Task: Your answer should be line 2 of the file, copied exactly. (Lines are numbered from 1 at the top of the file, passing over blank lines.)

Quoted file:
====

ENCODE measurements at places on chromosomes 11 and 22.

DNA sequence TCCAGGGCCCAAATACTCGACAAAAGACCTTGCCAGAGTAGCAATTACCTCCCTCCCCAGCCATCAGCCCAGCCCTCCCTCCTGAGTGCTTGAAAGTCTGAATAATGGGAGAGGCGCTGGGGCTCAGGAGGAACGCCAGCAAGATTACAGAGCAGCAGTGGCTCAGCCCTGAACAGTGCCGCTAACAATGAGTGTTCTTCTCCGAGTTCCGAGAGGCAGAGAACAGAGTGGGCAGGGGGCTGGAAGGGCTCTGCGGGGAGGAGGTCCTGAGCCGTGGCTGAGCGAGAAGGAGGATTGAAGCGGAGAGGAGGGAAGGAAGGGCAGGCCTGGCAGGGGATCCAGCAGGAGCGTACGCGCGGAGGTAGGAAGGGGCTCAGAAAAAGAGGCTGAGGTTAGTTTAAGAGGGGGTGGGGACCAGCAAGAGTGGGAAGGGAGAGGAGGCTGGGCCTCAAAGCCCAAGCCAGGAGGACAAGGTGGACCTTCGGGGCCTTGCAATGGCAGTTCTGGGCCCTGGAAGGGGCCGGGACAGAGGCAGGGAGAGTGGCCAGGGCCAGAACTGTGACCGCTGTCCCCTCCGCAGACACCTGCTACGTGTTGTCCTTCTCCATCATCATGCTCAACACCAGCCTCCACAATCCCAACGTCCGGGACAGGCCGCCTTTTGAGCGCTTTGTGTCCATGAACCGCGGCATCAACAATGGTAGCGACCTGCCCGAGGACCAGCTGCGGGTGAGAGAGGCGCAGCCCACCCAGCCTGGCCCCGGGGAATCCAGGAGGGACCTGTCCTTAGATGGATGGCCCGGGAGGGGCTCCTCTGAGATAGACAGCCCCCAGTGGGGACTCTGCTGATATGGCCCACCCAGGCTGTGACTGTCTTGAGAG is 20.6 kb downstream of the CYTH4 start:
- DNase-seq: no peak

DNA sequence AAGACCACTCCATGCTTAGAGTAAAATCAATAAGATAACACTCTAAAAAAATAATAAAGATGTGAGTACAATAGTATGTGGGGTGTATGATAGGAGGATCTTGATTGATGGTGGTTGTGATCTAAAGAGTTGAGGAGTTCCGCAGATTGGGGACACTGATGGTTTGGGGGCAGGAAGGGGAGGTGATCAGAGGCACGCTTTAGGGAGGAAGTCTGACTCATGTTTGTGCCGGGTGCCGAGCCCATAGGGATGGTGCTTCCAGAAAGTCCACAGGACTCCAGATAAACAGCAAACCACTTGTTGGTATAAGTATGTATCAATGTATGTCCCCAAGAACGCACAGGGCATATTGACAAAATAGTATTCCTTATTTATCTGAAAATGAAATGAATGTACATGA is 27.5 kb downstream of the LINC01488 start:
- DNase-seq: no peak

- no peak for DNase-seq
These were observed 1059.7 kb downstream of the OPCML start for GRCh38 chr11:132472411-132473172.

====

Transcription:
DNA sequence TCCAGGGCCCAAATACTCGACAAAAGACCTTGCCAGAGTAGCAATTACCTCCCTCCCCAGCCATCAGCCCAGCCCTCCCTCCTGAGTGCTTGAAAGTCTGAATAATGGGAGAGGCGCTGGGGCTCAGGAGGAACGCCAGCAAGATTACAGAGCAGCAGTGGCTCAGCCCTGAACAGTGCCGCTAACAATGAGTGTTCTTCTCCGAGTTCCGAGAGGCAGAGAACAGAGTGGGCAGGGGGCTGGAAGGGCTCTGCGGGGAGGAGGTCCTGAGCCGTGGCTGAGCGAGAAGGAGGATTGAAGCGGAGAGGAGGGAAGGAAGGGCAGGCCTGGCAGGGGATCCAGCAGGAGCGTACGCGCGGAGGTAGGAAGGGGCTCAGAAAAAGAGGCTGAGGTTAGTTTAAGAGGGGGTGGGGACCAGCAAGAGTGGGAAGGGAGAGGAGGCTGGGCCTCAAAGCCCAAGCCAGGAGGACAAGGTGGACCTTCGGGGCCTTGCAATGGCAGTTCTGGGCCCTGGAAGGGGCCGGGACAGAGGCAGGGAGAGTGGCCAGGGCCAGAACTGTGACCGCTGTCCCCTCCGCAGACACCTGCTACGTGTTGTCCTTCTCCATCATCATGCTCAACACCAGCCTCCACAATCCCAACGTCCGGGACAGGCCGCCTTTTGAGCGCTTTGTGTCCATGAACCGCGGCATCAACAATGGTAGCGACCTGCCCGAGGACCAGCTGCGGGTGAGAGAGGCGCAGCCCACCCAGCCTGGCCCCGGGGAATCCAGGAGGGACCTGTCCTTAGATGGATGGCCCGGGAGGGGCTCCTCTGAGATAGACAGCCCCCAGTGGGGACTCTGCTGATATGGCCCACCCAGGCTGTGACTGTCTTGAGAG is 20.6 kb downstream of the CYTH4 start: